Multitasking skills – Can you multitask?

Multitasking: how much can our brain handle?

The Cambridge Dictionary defines multitasking skills as the ability to do more than one thing at a time. Most people know about this word because there is a very common misconception that women are better at multitasking; but the reality is that science still can not say with confidence if this is true. Another definition for the word “multitasking” is the ability of computers to run several programs at once (but we will leave that aside, and we will focus only on multitasking in connection with human behavior). The debate on multitasking focuses on two things in particular. The first unanswered question is: is multitasking beneficial for productivity or is it a hindrance to achieving quality work? The second, as we mentioned before is: Are men or women better at multitasking? In the following paragraphs, we will let you know what science says about these two questions.

Can multitasking skills be harmful?

Vanessa Loder, a Forbes contributor, is looking for an answer to this question. Her research has led her to believe that multitasking is indeed harmful for productivity. She supports her claim, for example, on research by the University of London’s Psychiatric Institute on 1,100 employees of a British company. This study concluded that multitasking with electronic devices could cause a more significant drop in IQ than smoking marijuana or lack of sleep. She also mentions the consulting company The Energy Project, which states that 69% of employees have problems concentrating on more than one thing and are often distracted during the day, primarily due to email. According to the McKinsey Global Institute, the average employee spends 13 hours a week on email, which is 28% of the workweek. So, the author tries to point out that, in today’s world, the multitasking temptation is more significant than ever before, which is a problem because it means that we can’t concentrate. To sum it all up, we are trying to do too many things at once.

Issie Lapowsky from Time has a similar opinion. We can be less productive due to chronic multitasking because our brain is at risk of overload. For example, the article cites a study by Clifford Nass of Stanford. This included 262 students who had to develop an experiment, the completion of which required jumping between tasks, filtering irrelevant information, and using working memory. Researchers expected multitaskers to be better than the rest of the students in at least some of these activities. However, they turned out to be worse in all three parts. Another finding was that if multitaskers focus only on one exercise, their brains are used less efficiently. Lapowsky also mentions a study by neuroscientists from the French medical research agency Inserm. She states that when people focus on two tasks simultaneously, each side of the brain deals with a different job. This suggests that the human mind can handle two tasks in the best of cases, and a more significant workload increases the likelihood of errors. According to Nasse, if you have two tasks, it is ultimately better to finish one first and then handle the other instead of jumping from task to task every couple of minutes. Based on this and other information, Lapowsky makes a relatively harsh judgment in her article that multitasking is, in fact, a weakness, not a strength.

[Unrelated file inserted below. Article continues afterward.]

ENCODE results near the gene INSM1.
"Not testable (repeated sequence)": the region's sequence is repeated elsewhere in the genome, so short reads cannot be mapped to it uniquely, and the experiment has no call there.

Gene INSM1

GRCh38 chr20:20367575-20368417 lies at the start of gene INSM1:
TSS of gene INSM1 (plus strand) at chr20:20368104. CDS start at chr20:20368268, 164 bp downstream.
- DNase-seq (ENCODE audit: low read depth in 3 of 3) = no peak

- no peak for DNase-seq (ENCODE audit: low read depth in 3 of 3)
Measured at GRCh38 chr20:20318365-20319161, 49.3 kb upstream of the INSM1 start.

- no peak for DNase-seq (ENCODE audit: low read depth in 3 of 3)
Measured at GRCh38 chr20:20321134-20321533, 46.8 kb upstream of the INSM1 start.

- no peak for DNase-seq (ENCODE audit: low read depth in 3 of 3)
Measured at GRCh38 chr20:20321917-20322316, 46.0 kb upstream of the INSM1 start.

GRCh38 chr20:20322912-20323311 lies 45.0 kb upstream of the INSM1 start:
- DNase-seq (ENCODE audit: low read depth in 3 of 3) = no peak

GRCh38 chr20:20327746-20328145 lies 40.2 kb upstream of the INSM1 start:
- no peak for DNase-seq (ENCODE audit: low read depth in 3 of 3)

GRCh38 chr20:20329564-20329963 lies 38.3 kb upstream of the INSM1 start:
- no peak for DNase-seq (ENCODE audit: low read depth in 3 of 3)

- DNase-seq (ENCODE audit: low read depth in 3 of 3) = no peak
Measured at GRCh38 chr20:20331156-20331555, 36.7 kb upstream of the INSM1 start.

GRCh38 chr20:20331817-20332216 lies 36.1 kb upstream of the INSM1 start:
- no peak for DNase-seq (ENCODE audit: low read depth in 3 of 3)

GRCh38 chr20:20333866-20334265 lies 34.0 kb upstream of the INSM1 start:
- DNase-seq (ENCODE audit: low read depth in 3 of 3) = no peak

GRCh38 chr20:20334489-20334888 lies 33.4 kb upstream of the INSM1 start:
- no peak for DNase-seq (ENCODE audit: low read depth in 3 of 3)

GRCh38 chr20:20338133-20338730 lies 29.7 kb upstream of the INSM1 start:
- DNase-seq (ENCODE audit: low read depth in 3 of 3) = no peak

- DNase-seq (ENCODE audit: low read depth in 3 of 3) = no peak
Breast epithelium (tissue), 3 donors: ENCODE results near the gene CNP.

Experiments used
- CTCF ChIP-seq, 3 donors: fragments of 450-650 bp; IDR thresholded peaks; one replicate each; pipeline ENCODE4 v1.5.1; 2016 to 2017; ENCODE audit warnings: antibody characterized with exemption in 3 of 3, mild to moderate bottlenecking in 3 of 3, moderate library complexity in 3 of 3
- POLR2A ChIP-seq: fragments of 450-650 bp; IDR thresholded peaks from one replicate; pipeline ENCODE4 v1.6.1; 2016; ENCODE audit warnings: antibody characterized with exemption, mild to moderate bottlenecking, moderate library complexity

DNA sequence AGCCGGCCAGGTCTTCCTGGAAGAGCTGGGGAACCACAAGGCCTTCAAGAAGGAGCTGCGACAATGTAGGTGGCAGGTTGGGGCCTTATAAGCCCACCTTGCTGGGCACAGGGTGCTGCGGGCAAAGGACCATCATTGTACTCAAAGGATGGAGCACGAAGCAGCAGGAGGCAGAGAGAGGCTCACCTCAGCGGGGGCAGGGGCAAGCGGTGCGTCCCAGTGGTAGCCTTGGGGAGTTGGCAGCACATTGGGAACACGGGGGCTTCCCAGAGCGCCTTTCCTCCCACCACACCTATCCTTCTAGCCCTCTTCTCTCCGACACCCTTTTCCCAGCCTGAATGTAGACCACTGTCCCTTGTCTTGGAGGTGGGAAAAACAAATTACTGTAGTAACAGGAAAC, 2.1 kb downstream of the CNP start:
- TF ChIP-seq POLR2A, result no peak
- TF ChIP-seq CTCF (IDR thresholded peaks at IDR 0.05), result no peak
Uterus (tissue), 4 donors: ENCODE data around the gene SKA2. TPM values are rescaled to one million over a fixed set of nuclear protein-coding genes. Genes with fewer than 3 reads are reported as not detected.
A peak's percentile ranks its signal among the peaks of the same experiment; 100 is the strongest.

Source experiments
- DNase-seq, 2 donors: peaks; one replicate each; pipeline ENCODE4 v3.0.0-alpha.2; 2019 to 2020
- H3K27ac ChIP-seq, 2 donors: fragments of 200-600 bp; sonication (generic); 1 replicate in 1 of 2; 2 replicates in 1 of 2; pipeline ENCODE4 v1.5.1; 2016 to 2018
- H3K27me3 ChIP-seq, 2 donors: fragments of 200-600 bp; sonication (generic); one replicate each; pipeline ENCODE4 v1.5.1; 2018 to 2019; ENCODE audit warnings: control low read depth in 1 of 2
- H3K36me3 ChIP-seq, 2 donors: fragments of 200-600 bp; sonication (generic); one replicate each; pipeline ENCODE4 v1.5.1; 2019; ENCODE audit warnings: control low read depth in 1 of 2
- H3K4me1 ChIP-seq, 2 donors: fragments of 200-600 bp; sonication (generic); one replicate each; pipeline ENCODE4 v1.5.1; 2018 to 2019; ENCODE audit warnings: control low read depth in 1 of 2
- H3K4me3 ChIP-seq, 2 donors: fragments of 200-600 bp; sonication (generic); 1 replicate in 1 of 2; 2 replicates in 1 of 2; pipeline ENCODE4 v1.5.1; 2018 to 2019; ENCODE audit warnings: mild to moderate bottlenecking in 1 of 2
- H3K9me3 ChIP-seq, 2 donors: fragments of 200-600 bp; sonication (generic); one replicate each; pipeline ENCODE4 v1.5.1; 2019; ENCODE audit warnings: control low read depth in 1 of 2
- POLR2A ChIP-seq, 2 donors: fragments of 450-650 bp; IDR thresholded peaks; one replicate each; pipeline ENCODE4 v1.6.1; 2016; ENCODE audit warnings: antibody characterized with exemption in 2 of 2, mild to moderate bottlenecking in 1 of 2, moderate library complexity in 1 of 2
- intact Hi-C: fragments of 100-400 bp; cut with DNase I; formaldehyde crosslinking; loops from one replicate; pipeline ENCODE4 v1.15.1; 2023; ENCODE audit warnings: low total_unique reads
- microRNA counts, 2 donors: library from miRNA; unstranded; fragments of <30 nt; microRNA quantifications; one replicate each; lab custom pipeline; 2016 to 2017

Multitasking skills are also covered by Tim Harford from the Financial Times, who is aware of its risks; but he also mentions, for example, an experiment by psychologist Shelley Carson and her student Justin Moore. This study revealed that, although frequent switching between tasks harmed the participants, (i.e. it confu fostered their creativity and originality. Harford also advises what principles should be followed to be in control of multitasking and not the other way around: